Hours Required120 credit hours
Areas of FocusGrazing Livestock Systems, Grassland Ecology and Management
The Nebraska Difference
A 130-year legacy of prairie research and teaching
More than 20,000 acres of university-owned grassland for teaching and research
More than 20,000 acres of university-owned grassland for teaching and research. Active partnerships with natural resource agencies, conservation groups and ranching families
You will have the opportunity to choose at least one program option to focus on. These emphasis areas help you specialize your coursework based on your career goals.
Grassland Ecology and Management
The grassland ecology and management option emphasizes management strategies that enhance prairie biodiversity and restoration, wildlife habitat, soil health and grassland production.
Grazing Livestock Systems
The grazing livestock systems option focuses on the relationships between ruminant livestock production, rangeland ecology and business management. You will graduate ready for a career in forage-based livestock production, including ranch management, extension education and financial advising.
Introduction to Grassland Ecology and Management (NRES 245)
Applying ecological principles and social values to managing grasslands, you will develop a knowledge and appreciation for the various grassland management uses and techniques.
Range Management and Improvement (GRAS 340)
The principles of range management within the ecosystem framework.
Wildland Plants (GRAS 442)
Importance of wildland plants to grassland and shrubland conservation, management and production. Distribution, utilization, classification and identification. Use and recognition of plants by indigenous peoples.
Great Plains Ecosystem (GRAS 440)
Characteristics of Great Plains ecosystems, interrelationships of ecological factors and processes and application in grassland management. Interactions of fire, vegetation, grazing animals and wildlife.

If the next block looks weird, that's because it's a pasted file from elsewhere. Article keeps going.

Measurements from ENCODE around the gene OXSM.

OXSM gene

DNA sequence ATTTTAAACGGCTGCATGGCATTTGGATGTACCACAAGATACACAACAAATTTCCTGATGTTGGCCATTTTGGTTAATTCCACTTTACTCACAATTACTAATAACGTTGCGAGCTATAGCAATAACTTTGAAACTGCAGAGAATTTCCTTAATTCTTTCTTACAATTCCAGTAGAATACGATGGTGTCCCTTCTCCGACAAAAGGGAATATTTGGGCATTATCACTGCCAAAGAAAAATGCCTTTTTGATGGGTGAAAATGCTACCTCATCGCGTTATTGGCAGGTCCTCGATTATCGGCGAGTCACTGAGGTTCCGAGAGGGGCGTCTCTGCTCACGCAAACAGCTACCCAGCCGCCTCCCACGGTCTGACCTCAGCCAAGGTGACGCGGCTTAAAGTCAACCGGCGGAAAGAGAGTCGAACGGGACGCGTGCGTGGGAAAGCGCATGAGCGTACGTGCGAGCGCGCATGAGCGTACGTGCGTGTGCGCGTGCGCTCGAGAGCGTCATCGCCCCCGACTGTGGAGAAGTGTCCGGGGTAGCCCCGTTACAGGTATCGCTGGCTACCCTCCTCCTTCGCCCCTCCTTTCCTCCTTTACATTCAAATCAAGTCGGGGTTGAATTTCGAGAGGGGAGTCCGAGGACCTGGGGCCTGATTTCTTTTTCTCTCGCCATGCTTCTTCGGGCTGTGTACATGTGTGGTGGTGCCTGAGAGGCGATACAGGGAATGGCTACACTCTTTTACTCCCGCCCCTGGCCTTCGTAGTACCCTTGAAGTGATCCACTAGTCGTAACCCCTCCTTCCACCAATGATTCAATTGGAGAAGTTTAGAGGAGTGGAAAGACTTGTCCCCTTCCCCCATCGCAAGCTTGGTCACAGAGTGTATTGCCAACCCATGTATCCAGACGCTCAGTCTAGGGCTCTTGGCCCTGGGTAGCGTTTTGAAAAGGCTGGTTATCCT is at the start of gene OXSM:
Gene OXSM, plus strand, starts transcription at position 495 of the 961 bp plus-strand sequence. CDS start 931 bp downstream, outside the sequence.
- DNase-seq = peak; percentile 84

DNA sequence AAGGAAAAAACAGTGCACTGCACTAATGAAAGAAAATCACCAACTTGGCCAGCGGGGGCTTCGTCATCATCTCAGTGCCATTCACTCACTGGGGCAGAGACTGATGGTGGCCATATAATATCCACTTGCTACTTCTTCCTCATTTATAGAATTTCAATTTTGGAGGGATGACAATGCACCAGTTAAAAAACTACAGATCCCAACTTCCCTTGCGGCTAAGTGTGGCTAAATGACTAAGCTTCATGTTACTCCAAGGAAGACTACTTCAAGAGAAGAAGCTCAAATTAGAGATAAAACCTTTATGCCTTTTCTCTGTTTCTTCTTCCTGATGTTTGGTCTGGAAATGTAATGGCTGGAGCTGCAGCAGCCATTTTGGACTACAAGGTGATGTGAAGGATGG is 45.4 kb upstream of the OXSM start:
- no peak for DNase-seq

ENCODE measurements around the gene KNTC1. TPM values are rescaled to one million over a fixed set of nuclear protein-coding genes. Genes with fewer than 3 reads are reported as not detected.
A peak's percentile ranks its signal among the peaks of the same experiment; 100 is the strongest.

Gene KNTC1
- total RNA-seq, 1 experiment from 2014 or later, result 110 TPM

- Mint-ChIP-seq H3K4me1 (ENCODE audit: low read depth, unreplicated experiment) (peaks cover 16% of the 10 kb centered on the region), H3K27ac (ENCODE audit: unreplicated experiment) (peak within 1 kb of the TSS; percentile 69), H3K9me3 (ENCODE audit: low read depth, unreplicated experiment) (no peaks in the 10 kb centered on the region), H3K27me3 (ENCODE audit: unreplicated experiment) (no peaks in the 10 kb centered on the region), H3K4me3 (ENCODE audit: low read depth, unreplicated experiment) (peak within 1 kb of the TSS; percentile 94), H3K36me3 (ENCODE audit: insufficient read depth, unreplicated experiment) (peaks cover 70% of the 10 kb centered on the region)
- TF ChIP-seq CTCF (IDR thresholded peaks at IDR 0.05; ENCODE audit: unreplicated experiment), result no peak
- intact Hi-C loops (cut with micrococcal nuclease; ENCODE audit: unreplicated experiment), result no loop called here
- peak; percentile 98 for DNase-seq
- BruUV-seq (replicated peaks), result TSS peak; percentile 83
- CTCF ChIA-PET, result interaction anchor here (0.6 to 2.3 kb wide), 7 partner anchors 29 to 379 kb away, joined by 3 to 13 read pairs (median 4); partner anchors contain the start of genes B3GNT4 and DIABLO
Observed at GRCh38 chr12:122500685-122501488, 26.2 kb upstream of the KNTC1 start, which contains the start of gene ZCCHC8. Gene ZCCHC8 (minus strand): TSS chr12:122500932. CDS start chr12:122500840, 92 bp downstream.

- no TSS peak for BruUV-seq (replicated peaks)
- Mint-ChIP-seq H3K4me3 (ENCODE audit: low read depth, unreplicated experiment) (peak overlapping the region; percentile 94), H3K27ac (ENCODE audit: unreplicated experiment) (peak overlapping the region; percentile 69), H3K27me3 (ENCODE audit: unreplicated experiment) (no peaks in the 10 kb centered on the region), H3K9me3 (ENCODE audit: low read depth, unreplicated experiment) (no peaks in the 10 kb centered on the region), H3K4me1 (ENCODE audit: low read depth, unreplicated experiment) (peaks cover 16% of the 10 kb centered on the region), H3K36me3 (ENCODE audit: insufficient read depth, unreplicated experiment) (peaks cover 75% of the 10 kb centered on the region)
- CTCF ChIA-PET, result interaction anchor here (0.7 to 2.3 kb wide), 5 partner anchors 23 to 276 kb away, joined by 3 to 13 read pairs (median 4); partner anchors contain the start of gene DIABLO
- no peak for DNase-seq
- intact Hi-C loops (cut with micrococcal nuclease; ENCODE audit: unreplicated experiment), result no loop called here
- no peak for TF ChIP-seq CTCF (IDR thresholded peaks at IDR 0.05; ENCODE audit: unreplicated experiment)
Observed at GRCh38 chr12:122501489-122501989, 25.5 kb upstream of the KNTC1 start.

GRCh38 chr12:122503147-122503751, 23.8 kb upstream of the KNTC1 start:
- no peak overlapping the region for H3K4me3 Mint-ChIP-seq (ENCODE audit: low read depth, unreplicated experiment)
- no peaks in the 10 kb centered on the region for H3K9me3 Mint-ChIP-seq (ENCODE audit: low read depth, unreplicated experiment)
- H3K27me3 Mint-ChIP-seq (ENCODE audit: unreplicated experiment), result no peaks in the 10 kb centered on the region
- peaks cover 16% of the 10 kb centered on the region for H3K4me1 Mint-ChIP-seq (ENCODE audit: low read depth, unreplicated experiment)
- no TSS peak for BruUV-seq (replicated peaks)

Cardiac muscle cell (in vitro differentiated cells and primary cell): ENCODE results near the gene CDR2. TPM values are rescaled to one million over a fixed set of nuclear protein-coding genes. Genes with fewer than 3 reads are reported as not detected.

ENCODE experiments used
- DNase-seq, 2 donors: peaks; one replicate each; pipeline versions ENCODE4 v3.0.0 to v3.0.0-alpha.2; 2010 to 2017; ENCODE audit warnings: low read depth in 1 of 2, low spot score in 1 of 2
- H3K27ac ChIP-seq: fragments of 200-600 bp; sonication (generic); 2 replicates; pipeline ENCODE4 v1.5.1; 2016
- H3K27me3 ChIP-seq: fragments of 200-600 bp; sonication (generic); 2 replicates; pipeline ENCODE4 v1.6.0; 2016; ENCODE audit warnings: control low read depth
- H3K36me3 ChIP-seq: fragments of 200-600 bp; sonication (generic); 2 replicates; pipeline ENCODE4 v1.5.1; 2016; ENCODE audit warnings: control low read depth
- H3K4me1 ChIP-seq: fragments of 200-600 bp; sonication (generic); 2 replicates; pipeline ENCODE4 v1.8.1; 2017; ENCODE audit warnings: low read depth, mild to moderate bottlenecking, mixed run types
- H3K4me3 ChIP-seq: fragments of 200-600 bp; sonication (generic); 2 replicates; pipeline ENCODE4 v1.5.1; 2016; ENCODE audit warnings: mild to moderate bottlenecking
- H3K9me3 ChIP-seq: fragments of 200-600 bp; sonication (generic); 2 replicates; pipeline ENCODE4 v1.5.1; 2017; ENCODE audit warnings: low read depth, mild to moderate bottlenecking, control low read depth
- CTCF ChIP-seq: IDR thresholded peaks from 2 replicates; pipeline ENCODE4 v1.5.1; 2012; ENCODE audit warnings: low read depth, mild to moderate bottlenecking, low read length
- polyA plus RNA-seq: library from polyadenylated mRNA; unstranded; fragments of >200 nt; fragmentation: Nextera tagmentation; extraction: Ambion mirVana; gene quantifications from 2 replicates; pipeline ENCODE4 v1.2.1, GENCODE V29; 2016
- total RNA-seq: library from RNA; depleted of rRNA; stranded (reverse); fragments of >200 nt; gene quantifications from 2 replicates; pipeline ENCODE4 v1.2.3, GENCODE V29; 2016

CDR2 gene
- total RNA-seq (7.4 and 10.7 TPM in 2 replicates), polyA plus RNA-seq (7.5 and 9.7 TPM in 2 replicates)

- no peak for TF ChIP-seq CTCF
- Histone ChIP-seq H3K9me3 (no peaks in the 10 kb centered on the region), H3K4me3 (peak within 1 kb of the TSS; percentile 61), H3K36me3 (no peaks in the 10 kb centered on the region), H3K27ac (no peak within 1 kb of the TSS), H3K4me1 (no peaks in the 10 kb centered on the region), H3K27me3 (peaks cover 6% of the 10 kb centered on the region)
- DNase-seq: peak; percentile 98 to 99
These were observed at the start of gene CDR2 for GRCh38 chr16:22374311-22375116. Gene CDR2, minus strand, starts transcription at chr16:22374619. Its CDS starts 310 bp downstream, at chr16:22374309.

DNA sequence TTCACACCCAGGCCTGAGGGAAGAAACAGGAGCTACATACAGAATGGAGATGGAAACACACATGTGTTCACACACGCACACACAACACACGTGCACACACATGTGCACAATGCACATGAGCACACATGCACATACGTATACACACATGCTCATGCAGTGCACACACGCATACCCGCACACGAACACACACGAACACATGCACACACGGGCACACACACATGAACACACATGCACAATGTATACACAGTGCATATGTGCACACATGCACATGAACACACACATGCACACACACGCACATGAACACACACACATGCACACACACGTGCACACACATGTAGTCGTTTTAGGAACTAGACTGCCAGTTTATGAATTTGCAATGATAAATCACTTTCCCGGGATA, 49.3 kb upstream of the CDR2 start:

Grassland Conservation: Planning and Management (NRES 438)
An integrative capstone course that works with range and natural resources professionals to plan and apply diverse strategies to achieve long-term grassland management goals.
Internship Experience in Grazing Livestock Systems (GRAS 490)
A structured practical experience under the supervision of a professional in grazing livestock systems.
Huskers Do Big Things
Nicholas McMillan, Assistant Professor
Nicholas McMillan is a grazing lands ecologist in the Center for Grassland Studies and teaches courses related to grassland management and ecology. Nicholas received his B.S. and M.S. degrees from Clemson University and attended Oklahoma State University for his Ph.D., where he studied how fire and grazing affect biodiversity and livestock production in the tallgrass prairie. Nicholas is also the advisor of Range Club.
Academics & Experiential Learning
- Receive certification in wildland fire fighting and prescribed fire training.
- Participate in research and management on over 20,000 acres of university-owned ranches and prairies.
- Join the Range Club to compete nationally at the Society for Range Management.
- Pursue an internship with a scientist, government agency, conservation organization or ranching operation.
- Advise and assist with a community garden and community grasslands.
- Develop grassland curriculum and hands-on materials for K-12 schools.